The Problem With “Charge What You’re Worth” Advice
You hear people talking about this one a lot too. To me, it sounds like, “You’re not charging enough because you have low self-worth.”
What a load of 💩.
When you have bills to pay, and somebody offers to pay you cash-money, unless you have a better offer, you’re going to need to take that money even when you know you’re worth a helluva lot more. Choosing not to have your electricity turned off has nothing to do with your self-worth.
The main problems we all face when it comes to pricing, especially when we’re trying to attract clients online, are:
- The perception that what we sell is a commodity
- Intense competition for our customers’ attention
So what do we do about it?
Brands versus Commodities
Commodities are offers that customers can’t tell the difference between
In the case of the logo design example, customers couldn’t tell the difference between a $5 logo and a $50,000 logo. To them, logos are a commodity — every logo, no matter the price, solves the same problem and delivers the same value.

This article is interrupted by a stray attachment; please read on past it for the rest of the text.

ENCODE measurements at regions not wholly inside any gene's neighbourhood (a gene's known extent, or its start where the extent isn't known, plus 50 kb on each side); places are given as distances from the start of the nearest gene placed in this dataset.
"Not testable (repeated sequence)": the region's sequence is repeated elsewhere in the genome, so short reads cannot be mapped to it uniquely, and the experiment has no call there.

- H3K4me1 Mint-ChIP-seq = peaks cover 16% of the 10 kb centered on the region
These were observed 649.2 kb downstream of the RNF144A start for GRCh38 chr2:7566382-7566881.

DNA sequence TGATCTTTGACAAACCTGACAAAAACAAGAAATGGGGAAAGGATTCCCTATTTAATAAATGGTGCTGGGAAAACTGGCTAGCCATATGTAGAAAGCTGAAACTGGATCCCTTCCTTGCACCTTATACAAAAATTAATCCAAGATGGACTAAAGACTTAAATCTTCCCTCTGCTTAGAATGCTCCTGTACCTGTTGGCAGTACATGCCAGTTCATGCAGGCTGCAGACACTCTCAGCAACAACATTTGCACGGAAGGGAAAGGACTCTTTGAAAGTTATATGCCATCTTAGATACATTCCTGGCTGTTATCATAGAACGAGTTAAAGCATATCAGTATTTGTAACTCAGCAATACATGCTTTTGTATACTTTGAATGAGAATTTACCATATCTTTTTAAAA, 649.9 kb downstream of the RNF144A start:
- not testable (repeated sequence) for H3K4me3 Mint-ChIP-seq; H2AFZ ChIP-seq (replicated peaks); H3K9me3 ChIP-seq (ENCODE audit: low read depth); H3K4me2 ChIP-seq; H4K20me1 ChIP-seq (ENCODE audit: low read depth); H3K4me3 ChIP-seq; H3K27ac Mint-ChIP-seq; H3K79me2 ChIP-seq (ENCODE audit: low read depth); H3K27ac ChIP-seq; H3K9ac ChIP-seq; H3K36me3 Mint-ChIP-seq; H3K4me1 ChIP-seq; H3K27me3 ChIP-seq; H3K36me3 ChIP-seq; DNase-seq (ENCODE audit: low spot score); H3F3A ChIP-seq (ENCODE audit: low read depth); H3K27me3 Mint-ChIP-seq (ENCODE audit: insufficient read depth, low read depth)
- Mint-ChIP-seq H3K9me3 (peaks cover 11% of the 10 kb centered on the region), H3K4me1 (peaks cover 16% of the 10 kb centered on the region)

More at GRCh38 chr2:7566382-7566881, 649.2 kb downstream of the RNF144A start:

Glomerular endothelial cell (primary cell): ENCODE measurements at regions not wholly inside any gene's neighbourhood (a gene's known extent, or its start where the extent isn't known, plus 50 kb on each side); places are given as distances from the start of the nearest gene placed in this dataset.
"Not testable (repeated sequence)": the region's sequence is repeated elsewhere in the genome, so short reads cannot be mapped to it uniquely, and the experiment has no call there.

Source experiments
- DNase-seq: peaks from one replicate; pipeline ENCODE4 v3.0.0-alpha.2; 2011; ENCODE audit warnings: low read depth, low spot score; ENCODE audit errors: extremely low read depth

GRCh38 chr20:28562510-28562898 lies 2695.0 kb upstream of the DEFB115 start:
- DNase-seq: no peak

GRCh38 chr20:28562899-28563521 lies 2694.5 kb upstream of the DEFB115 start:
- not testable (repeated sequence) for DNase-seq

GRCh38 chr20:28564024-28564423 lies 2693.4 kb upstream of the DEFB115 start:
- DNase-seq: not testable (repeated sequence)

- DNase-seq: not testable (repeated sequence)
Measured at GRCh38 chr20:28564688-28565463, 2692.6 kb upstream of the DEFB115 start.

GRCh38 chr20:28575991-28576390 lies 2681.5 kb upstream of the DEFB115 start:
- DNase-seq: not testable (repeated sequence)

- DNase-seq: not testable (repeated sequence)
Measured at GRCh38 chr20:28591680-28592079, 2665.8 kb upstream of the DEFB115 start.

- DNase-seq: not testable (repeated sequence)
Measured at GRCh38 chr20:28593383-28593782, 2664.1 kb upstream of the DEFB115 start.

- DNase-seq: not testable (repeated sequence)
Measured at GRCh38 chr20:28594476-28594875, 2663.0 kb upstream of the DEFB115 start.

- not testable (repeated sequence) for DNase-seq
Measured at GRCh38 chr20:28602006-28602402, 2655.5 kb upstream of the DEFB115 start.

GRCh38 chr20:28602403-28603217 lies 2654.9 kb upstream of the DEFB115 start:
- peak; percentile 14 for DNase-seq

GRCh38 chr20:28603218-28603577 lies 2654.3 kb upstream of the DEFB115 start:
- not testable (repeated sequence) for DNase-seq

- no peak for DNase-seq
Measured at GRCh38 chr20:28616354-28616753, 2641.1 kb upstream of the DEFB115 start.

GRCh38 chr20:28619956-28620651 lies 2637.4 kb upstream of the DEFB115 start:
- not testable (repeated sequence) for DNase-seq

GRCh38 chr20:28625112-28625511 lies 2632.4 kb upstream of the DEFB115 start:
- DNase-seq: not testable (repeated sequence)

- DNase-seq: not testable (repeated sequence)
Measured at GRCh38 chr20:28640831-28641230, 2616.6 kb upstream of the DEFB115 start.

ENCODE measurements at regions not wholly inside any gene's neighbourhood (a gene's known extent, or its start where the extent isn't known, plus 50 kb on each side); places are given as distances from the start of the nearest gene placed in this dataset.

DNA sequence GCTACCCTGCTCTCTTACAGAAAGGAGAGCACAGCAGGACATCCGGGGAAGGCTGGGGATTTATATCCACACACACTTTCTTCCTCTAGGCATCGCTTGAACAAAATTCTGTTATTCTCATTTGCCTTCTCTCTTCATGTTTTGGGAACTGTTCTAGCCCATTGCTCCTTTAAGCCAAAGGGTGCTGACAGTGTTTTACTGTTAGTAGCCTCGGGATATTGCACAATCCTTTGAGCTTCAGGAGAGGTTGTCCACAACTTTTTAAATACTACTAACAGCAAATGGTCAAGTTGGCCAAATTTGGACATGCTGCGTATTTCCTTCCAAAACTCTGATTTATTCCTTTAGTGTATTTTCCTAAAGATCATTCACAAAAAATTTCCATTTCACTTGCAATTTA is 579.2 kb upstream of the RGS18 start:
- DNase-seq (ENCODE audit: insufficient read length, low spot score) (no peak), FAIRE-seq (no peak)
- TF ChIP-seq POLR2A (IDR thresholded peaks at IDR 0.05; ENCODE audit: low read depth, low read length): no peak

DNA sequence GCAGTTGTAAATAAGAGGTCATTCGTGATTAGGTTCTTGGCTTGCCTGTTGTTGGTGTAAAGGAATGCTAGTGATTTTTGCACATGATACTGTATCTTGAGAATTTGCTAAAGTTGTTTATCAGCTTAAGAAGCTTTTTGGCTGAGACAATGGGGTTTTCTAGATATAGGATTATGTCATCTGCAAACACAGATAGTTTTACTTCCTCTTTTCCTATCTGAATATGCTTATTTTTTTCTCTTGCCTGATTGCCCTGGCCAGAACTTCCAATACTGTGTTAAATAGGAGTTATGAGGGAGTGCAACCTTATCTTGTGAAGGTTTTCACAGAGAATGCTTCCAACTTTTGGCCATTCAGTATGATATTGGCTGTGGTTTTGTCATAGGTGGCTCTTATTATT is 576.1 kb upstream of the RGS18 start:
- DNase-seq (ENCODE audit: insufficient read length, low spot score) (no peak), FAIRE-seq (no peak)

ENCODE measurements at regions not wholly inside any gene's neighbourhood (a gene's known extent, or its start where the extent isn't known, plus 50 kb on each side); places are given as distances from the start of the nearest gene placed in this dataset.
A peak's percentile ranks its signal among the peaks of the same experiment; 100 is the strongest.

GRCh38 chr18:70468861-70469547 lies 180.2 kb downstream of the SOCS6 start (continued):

When people don’t see a clear distinction — when there’s no clear reason to choose one over the other — the one that’s offered at the lowest price will win every time.
Brands are the opposite of commodities
Water is probably the best example of a commodity, at least for those of us privileged enough to live where water flows freely from our faucets.
Have you ever stood in the grocery aisle and compared the generic brand of water to Fiji or Evian and made the decision to splurge on the more expensive option?
Why in hell would you purchase a liquid that’s more expensive per ounce than wine when you could have it for pennies (or free!) instead?
You felt the premium water was different. Better.
But it’s just water, and you probably don’t really know the difference. If I put Evian in a lineup of 50 different samples of water, I bet you couldn’t distinguish it from the rest.
This is the power of the brand
It works the same way in any industry and for any business, even if you’re a one-person shop and you’re serving a small market. The raison d’être of branding — since the beginning of its inception — is to distinguish one business’s product or service from another.